Earlier this week, Kurdish sources told Sputnik that hundreds of US Marines had begun arriving in northeastern Syria's al-Hasakha province from bases in Iraqi Kurdistan. In addition to about 400 Marines, an artillery battery is also expected to be delivered to the US base.
In analysis on the subject for RIA Novosti, geopolitical observer Vladimir Lepekhin suggested that there are three important conclusions which can be drawn from the US deployment.
"First, it is obvious that the US military is expanding its presence in Syria. Second, they are moving their Marines from the northeast closer to Raqqa, Daesh's capital. Thirdly, the US military are being deployed to Raqqa from northern Iraq, from outside Mosul, where for almost half a year now the Iraqi military, even with US support, has been unable to successfully liberate the city from the terrorists."
With all this in mind, Lepekhin suggested that a logical question that arises is: "Why is the US military, forgetting about Mosul, shifting its attention to Syria's Raqqa instead?"
In the course of the Syrian war, Raqqa became Daesh's capital; Mosul was turned into their main support base in northern Iraq. Aleppo, meanwhile, had become the capital of the so-called 'moderate opposition', "from where, until recently, the terrorists threatened Assad. Aleppo turned out to be not only the headquarters for the Nusra Front and other terrorist groups, but for Western 'military experts' as well, something that became evident only after the liberation of the city by the Syrian Army with Russian air support."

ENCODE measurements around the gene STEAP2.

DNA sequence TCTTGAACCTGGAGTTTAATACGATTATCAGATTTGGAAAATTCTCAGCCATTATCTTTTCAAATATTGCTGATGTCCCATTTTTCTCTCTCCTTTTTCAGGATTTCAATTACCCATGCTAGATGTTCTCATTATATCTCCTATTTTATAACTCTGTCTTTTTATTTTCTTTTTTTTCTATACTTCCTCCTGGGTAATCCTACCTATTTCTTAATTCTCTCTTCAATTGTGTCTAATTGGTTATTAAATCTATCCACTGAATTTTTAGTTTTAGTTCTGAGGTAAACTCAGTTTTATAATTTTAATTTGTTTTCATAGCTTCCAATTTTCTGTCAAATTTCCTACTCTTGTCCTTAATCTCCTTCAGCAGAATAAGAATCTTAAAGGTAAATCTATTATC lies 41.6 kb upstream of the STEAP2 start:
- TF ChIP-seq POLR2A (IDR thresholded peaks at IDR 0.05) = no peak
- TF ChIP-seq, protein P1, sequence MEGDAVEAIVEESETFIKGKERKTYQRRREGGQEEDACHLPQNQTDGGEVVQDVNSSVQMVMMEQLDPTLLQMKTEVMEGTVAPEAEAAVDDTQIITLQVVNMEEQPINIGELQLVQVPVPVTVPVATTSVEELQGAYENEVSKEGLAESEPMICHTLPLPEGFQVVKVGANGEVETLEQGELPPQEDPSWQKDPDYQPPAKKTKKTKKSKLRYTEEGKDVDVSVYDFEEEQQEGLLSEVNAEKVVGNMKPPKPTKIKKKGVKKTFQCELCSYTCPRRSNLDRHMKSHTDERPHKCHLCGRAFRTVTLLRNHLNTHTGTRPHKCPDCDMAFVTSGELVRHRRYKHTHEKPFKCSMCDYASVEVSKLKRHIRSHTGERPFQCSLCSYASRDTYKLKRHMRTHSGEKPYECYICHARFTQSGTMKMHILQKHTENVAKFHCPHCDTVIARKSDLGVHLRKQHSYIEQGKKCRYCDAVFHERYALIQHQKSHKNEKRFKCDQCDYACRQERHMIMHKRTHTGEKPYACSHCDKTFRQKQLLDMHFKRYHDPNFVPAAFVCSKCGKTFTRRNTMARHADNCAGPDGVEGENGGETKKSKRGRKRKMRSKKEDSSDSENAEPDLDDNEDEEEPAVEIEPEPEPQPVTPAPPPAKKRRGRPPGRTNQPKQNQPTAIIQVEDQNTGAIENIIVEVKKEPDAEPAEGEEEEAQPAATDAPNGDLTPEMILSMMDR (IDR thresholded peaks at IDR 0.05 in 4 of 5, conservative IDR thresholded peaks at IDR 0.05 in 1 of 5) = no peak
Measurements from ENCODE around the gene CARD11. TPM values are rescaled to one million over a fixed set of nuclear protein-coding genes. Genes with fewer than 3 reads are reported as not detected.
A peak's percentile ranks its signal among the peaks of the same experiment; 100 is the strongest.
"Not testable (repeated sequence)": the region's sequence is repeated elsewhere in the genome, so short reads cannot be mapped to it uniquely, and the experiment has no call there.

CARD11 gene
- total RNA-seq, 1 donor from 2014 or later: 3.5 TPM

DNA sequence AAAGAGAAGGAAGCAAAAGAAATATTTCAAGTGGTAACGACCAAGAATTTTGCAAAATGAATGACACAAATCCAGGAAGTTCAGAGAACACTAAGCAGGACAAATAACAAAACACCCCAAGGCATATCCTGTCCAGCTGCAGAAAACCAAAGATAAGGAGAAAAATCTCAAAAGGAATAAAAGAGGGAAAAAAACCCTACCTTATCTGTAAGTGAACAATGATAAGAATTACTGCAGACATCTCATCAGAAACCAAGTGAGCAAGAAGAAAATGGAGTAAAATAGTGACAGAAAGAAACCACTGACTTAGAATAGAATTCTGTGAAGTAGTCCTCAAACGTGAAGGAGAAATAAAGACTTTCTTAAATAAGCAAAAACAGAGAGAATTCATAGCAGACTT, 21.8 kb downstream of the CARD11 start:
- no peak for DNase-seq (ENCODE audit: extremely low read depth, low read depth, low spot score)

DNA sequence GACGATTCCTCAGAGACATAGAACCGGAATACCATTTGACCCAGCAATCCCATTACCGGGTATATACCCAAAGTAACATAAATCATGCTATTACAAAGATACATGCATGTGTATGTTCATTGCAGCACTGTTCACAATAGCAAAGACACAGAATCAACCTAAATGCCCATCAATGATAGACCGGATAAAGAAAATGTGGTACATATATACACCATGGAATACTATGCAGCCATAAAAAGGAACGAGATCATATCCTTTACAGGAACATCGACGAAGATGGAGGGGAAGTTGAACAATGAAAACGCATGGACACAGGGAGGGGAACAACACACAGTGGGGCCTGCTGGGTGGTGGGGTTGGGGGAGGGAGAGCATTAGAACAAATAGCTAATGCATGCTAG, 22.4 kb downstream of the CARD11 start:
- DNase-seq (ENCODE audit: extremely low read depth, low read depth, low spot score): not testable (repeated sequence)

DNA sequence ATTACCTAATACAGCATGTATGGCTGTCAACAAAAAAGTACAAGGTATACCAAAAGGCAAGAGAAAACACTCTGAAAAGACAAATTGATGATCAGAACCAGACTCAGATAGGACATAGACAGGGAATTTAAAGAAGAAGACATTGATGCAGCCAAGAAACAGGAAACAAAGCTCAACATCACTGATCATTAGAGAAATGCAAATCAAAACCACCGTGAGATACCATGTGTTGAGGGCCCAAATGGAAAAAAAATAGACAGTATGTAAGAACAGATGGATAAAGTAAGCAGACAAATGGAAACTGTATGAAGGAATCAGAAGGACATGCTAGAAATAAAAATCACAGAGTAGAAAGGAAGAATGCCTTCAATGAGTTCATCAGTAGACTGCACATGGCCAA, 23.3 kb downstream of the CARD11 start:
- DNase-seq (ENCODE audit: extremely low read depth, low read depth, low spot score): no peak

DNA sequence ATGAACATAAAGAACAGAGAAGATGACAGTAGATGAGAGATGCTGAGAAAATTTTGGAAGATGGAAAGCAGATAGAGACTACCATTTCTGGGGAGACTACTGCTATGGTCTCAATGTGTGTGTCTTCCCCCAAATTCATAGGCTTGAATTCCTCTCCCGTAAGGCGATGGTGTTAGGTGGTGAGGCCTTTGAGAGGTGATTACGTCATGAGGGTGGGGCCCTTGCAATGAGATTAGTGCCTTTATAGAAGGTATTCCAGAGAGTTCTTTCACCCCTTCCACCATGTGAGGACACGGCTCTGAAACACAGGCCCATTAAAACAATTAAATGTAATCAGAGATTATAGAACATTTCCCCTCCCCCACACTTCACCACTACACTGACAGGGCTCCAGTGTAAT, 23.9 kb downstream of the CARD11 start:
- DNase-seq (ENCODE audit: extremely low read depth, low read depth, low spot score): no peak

Their efforts at establishing a post-Assad Syria failing in Aleppo in late last year, US strategists decided to up US efforts in Mosul instead, beginning a campaign to storm the city "to compensate for their moral defeat in Aleppo." Unfortunately for them, the analyst noted, President Obama's pledge together with Iraqi Prime Minister Haider al-Abadi to liberate the city before the year was up didn't pan out.
The words of Lieut. Gen. Stephen Townsend, who bragged in October 2016 that the US would need 'a few weeks' to capture the city, "look even more comical," the observer added. "The blitzkrieg did not work out: Daesh militants and other terrorists, having lost the battle for Aleppo, did not plan on losing Mosul, a city that was even more important for them in the strategic (and commercial) sense." Accordingly, the fight for Mosul continues to rage.
And it's for this reason, Lepekhin stressed, that the Pentagon has hastened to redeploy their military experts to a new battlefield – Raqqa.
The formal and very public goal of liberating the city from Daesh aside, the expert suggested that it would be naïve to believe that the Pentagon has the intention of actually crushing the terrorists completely in Raqqa. "Rather, they hope to come to some mutually beneficial agreement – like Daesh leaving Raqqa in exchange for specific guarantees and promises to support them in the future."
"With the capture of Raqqa, the US military can kill two birds with one stone: claiming on a victory over Daesh and simultaneously justifying their presence in northeast Syria." This presence would guarantee becoming a thorn in Iran's side, would aid Israel, serve as a counterweight to the Russian military base in Tartus, etc.
At the moment, Syrian Democratic Forces formations are also being pulled up to Raqqa. However, the journalist warned that Kurds need to realize that the US-led coalition is playing its own game, "pursuing their own interests, using the SDF as cannon fodder."
As is standard, the US has so far limited its military engagements against Daesh to air strikes, which are already taking a toll on Raqqa's civilian population. "Nevertheless, judging by the fact that the Pentagon has also begun increasing its ground-based presence in the area, the US armed forces seem to be more firmly set on capturing Raqqa than in the case of Aleppo and Mosul," Lepekhin concluded.